A court in military-ruled Myanmar has sentenced a man to four years jail for a solo protest calling on Buddhist monks to turn their backs on junta supremo Senior General Than Shwe, the opposition said on Wednesday.

The man, in his late 20s and identified as Soe Aung, was arrested in Taunggok, 250 miles (400 km) northwest of Yangon, on Tuesday and tried and sentenced at a closed hearing within a few hours, the local National League for Democracy (NLD) said.

He also called for a reversal of last month’s shock fuel price rises.

However, Soe Aung’s waving of a placard urging the Buddhist equivalent of excommunication of Than Shwe coincided with reports of some monasteries demanding a public apology for a junta crackdown on monks last week.

The threat evoked memories of 1990 when monks refused to accept donations of food from military officials or their families in protest at the junta’s refusal to accept their crushing defeat at the hands of the NLD in that year’s elections.

Such rejection by monks, who are not allowed to own material possessions and depend on daily alms for food, is taken very seriously in the devoutly Buddhist former Burma.

Donations are seen as a means of paying respect to ancestors, atoning for bad deeds and storing up merit for rebirth.

“Legal action was taken, so immediately he did not have any right of defence. It could be because of his slogan calling for the expulsion of the Senior General,” Khin Hla, the NLD’s Taunggok chairman, told Reuters.

“We will do all we can to help this activist. We are now making necessary inquiries and having discussions with legal experts,” he added.

Two young protesters arrested in Taunggok last month were released five days later when 1,000 people rallied in their defence.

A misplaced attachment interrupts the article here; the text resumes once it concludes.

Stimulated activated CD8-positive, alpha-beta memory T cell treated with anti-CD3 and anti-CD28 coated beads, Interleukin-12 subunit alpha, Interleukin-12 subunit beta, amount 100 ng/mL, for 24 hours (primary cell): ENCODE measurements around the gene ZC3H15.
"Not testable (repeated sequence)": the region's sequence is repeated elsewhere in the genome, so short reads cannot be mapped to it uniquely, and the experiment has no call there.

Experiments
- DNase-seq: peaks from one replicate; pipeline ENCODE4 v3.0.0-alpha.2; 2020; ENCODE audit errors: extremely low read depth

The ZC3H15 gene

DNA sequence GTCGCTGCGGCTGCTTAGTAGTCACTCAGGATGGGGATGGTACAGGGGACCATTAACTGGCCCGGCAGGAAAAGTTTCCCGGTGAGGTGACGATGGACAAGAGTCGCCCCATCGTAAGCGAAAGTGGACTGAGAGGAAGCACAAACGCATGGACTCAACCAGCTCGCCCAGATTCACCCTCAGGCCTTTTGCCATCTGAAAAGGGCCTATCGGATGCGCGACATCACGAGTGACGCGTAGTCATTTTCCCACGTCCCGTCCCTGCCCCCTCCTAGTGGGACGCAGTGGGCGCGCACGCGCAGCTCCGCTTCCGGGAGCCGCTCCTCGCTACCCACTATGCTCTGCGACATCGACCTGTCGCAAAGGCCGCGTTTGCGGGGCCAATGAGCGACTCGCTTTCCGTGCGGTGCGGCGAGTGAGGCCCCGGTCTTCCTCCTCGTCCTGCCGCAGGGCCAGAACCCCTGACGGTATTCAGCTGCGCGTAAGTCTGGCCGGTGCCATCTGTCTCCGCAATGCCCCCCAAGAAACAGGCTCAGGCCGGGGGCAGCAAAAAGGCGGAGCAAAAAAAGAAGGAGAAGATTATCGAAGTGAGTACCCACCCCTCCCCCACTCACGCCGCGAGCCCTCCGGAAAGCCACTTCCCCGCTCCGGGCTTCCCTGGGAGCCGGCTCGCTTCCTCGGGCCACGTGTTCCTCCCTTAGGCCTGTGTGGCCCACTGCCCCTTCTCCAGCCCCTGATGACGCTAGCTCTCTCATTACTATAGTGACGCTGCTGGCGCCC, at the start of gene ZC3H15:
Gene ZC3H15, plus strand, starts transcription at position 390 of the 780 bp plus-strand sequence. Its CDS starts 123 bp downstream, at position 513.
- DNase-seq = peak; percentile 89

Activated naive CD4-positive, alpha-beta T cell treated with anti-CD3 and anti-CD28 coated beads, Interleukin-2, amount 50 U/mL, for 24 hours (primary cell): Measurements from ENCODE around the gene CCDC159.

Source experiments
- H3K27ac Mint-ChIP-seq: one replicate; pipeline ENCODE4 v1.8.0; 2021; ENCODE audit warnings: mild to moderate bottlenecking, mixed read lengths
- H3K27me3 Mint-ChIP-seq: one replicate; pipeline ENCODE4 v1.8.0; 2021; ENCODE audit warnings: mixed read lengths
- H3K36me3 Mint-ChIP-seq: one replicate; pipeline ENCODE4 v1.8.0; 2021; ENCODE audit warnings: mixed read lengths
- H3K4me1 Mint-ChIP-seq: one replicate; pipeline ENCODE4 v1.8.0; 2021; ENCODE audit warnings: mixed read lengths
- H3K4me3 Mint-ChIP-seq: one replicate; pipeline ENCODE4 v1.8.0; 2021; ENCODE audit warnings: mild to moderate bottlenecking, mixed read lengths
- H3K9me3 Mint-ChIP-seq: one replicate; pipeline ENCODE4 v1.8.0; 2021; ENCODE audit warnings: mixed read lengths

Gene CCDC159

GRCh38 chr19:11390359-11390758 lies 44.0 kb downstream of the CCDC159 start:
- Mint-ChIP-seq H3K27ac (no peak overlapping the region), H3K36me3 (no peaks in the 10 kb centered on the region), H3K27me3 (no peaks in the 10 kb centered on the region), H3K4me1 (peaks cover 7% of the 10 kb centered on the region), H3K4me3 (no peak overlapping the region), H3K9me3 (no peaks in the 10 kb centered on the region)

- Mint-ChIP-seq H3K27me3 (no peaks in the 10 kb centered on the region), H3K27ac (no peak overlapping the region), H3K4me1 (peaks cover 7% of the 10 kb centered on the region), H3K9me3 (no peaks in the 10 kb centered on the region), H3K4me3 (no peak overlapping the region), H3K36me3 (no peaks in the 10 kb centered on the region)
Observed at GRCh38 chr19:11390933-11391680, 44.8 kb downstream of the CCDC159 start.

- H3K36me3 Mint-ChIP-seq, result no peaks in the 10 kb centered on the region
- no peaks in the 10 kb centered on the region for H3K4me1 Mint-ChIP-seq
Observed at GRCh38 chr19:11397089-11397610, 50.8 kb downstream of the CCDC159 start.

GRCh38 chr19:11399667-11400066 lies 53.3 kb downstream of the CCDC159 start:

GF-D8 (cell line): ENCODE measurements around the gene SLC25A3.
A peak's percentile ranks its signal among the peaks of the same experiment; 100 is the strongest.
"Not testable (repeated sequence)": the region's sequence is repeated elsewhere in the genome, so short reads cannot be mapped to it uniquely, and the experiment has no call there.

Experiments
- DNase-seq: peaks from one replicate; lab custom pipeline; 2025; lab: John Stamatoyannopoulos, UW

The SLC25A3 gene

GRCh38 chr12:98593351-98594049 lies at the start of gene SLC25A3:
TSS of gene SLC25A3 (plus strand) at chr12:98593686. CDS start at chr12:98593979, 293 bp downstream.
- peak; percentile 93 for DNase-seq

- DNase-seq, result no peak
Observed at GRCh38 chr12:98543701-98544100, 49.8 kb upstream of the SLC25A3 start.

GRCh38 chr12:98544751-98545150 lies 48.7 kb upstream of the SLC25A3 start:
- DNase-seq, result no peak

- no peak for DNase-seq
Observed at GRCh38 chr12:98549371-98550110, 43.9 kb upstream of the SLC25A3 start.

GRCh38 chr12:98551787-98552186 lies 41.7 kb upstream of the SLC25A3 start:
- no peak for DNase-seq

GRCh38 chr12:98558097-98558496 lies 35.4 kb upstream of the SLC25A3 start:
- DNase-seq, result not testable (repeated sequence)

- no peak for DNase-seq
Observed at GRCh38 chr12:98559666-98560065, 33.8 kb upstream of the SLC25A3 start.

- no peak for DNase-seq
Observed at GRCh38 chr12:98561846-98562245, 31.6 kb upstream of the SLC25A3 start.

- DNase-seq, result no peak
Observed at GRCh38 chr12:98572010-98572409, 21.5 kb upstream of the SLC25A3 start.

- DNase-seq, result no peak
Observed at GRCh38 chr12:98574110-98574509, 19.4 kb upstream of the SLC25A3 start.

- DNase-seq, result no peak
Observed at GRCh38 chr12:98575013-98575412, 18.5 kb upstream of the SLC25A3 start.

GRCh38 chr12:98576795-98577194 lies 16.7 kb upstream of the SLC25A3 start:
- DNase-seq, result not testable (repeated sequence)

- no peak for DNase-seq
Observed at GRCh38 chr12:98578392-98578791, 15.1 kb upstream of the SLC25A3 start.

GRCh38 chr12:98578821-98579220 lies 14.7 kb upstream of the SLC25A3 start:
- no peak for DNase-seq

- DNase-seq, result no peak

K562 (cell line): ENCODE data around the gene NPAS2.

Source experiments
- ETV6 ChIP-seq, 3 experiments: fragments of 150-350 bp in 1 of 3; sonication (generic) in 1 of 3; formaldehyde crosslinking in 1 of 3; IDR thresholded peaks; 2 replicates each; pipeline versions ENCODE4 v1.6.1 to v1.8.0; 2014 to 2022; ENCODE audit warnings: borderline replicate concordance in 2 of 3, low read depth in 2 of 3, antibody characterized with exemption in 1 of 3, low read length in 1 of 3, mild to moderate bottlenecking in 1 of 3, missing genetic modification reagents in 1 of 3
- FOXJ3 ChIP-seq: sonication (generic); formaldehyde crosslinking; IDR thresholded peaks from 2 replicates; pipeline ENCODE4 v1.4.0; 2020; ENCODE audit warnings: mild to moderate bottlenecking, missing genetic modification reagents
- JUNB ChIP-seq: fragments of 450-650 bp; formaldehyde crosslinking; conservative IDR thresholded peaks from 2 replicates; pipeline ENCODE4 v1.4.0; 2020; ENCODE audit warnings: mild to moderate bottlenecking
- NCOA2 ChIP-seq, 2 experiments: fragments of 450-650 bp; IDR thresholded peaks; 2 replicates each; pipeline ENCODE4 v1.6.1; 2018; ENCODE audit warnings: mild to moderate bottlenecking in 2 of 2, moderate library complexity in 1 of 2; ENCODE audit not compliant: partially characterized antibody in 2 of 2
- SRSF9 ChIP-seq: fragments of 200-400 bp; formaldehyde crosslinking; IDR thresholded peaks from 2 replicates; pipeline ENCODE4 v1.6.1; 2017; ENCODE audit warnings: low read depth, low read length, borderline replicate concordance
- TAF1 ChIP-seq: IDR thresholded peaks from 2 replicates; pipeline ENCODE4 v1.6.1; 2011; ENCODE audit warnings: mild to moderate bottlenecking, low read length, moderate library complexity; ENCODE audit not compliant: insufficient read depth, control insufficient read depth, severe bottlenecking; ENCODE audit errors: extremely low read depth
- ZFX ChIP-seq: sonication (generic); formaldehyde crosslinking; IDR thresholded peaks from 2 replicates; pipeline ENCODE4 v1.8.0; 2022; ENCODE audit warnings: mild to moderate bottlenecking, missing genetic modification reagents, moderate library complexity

At least 150 activists have been arrested in more than three weeks for protests against shock increases in fuel prices and declining living standards.

Thirteen leaders of the so-called “88 Generation Students Group” who spearheaded a mass uprising against military rule in 1988 have been arrested. Soe Aung appears to be the first dissident to receive an official trial and sentence.

Families of the 13 still-influential student leaders have appealed to the International Committee of the Red Cross (ICRC) to try to find out where they are being held and get access to them.

Official media have made no mention of the group since their arrest on Aug. 21 and the United States demanded on Tuesday that humanitarian groups be allowed to visit those detained following unconfirmed reports some detainees had been beaten.

“The ICRC has promised to help,” one family member said.

Myanmar has been under unbroken military rule for the last 45 years during which time its economy has been transformed from one of Asia’s brightest economic prospects to one of the region’s poorest countries.